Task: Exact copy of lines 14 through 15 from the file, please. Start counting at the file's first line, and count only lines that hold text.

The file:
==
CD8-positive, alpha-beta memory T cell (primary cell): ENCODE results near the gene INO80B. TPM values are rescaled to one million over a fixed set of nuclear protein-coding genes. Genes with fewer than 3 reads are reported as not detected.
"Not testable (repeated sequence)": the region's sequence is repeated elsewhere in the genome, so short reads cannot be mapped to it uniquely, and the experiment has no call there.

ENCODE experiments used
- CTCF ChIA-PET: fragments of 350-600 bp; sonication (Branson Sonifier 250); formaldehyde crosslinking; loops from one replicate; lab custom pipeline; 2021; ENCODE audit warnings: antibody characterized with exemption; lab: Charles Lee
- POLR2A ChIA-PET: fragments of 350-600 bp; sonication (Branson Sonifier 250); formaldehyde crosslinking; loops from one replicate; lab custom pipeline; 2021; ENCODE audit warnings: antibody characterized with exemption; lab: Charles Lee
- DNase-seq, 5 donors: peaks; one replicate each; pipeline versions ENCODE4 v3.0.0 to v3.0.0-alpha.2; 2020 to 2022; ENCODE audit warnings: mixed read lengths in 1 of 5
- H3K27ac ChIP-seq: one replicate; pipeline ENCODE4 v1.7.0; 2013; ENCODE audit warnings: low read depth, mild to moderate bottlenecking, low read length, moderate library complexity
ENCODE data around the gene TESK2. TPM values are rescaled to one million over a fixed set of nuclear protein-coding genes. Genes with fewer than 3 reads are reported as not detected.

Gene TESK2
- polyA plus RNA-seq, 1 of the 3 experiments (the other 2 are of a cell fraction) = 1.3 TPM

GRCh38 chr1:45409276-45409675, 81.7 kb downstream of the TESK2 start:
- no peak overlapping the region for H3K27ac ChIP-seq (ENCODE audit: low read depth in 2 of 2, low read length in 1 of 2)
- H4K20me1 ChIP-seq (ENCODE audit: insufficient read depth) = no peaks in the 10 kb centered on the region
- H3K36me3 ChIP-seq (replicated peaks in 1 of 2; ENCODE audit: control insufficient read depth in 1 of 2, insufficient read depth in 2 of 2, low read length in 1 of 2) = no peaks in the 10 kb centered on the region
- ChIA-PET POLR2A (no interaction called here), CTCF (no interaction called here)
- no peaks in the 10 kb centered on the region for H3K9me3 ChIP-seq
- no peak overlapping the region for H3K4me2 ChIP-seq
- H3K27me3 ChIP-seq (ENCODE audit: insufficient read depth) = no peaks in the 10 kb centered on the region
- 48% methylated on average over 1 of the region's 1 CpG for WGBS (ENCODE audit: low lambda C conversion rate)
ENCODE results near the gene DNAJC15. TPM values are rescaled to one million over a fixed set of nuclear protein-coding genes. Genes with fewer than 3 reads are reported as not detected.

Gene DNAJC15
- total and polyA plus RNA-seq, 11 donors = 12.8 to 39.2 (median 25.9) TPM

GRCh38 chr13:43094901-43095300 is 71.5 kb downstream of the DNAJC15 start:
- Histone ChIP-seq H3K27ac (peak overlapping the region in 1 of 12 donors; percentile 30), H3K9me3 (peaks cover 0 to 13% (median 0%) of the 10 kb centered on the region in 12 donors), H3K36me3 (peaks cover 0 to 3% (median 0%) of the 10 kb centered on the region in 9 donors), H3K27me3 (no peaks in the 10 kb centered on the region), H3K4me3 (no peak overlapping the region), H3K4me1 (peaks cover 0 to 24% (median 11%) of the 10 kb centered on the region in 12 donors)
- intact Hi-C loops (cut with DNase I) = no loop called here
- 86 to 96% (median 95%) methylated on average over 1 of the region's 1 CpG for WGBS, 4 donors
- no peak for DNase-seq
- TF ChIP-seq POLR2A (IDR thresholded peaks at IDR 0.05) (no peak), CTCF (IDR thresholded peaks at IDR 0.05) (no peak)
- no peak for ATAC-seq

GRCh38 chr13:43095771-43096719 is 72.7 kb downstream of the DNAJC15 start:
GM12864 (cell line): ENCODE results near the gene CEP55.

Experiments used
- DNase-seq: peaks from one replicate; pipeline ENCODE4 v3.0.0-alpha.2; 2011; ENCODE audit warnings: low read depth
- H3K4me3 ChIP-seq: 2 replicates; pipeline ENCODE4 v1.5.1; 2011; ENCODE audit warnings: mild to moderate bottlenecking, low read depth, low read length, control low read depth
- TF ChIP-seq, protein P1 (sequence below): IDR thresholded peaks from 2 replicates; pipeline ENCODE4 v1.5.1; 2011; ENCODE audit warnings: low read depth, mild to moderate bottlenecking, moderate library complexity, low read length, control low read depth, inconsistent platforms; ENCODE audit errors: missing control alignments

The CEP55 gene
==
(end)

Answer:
- H3K36me3 ChIP-seq (replicated peaks in 1 of 2; ENCODE audit: control insufficient read depth in 1 of 2, insufficient read depth in 2 of 2, low read length in 1 of 2) = no peaks in the 10 kb centered on the region
- ChIA-PET POLR2A (no interaction called here), CTCF (no interaction called here)